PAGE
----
The last couple of days have been spent exploring the sonic qualities of a small bridge crossing a river, on a walking track near Fainter Falls. The metal span passes over a connecting tributary that feeds into the main river flowing down from Mt McKay power station, the volume of water passing underneath producing a consistently heavy roar. The intensity of the river underneath the bridge is such that it translates to vibrational activity in the metal structure of the bridge itself, subsequently picked up by contact mics that I placed at various points. I also noticed that any kind of transient activation (stepping, jumping, hitting the fencing, etc) would produce strong, gong-like tones, with a subsequent wash of percussive rattle. I also made numerous acoustic recordings of the ambient sound of the river’s roar.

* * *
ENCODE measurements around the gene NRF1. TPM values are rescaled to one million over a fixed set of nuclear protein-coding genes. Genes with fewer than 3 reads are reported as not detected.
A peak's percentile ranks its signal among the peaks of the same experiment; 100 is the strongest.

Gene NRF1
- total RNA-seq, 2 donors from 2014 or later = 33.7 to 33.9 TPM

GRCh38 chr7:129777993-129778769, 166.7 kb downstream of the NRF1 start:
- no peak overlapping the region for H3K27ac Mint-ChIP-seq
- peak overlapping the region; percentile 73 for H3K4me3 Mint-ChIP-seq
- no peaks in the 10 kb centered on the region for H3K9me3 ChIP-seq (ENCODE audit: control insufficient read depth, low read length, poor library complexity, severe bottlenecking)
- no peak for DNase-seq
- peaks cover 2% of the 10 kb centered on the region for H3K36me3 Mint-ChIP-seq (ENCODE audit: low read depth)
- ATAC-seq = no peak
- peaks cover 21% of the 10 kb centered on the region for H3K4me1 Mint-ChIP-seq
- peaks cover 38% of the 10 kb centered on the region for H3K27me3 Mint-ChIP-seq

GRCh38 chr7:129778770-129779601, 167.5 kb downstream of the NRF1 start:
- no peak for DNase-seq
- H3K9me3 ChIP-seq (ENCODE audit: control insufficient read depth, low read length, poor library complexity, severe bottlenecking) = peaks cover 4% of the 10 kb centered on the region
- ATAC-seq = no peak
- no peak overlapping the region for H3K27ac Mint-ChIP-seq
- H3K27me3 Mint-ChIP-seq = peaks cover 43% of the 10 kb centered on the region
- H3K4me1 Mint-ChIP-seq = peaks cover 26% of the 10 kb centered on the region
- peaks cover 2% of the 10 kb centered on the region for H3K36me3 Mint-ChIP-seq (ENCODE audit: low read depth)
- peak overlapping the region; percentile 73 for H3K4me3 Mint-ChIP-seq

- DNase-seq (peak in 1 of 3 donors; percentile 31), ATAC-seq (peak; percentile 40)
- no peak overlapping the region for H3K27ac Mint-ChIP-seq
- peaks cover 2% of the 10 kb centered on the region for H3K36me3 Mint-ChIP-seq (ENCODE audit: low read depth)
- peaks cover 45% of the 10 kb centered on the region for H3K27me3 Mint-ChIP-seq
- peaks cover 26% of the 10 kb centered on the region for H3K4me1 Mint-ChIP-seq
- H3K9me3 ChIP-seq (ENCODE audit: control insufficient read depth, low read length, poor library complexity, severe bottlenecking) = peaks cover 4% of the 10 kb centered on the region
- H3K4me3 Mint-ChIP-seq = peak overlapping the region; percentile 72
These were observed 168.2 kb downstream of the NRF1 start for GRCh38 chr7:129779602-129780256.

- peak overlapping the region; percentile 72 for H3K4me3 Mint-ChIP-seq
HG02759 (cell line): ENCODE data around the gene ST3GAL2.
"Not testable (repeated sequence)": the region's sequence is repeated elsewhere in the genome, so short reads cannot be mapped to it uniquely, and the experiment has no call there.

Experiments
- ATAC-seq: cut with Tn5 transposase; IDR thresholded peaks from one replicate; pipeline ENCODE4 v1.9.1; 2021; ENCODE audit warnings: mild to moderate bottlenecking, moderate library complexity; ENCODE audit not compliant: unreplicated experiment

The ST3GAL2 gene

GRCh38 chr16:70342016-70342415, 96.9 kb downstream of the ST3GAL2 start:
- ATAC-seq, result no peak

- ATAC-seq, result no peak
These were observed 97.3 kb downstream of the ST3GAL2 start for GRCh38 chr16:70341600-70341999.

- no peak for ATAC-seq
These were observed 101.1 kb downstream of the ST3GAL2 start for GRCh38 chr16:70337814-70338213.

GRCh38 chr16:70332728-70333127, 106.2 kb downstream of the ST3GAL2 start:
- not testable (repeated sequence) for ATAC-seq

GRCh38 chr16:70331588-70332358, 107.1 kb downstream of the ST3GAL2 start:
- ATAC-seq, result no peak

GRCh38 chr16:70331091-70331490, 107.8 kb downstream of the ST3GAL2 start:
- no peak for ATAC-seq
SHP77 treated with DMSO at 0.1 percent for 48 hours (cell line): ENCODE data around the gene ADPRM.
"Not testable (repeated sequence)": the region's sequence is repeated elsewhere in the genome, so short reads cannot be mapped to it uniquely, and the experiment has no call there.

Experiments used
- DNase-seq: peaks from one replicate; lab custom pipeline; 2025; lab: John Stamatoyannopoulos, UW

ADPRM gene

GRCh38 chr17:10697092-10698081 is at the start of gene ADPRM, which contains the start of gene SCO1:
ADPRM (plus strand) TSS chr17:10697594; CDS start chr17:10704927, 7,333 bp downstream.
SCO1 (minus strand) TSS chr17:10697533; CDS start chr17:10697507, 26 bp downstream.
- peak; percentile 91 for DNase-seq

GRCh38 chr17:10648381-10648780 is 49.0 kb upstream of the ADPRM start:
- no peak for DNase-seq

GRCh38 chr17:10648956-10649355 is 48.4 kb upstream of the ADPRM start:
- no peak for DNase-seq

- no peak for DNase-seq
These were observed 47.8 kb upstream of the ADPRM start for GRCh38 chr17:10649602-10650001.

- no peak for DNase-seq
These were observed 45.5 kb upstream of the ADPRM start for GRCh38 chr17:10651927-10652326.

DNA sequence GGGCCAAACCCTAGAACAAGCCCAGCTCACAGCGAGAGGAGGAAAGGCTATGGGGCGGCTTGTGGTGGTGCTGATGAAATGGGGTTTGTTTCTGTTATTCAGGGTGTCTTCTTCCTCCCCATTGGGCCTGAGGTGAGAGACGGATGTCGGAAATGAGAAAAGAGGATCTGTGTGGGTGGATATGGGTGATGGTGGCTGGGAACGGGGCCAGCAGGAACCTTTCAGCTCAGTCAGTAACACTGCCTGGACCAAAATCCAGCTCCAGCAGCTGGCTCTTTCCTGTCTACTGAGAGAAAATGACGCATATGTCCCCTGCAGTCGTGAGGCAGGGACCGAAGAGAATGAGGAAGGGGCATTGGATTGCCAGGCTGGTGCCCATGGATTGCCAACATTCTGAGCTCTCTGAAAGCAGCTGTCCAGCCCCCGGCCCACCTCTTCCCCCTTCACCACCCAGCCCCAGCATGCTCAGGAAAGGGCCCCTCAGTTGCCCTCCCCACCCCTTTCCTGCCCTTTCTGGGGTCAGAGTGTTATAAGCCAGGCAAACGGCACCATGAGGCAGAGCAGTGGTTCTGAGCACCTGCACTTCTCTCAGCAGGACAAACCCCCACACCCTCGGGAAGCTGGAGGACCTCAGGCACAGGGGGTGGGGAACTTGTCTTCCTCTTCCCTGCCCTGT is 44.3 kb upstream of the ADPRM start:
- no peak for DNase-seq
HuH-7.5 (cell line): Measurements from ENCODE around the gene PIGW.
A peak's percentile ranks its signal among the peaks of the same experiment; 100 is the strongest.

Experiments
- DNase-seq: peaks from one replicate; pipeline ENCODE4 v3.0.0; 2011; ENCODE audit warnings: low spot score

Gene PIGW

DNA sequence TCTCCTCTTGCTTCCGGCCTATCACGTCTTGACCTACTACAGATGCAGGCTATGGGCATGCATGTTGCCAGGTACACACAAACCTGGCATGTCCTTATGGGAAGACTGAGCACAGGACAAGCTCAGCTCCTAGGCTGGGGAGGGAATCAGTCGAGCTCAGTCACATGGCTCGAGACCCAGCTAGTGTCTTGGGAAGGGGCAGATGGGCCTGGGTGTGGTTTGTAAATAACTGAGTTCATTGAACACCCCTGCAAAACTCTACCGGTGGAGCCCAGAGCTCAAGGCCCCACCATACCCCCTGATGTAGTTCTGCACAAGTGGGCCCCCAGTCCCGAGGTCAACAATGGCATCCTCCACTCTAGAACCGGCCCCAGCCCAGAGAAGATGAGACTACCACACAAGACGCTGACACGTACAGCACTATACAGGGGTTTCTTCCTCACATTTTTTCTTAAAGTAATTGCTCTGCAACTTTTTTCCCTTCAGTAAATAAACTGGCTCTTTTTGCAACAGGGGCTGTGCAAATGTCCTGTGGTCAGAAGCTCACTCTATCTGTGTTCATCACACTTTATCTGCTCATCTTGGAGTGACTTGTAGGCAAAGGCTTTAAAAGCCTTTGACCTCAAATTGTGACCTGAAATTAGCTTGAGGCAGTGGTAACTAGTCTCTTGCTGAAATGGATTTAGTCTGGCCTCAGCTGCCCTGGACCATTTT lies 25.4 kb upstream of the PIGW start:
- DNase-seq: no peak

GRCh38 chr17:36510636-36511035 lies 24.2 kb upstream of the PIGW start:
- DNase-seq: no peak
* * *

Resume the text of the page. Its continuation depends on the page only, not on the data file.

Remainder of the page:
After recording a sufficient amount of the water vibration padding, I set about exploring how to “play” the bridge in various ways. My time at the BCSC has interestingly seen me become more open minded to myself playing a part in my sound works – in the past, I have been strict with capturing only naturally sounds, any activation of a body or structure has been from wind, water, fatigue, etc. I am still very much interested in this kind of naturally occurring activation, but seem to be involving more of my past practice as a musician/percussionist.
The material recorded here will most likely form a finished piece of its own, to be included in what will be an EP that features sound works created from BCSC residency material. Other tracks will include the Junction Dam exploration recordings, as well as the Mt McKay tower recordings, and perhaps some captures from Pretty Valley.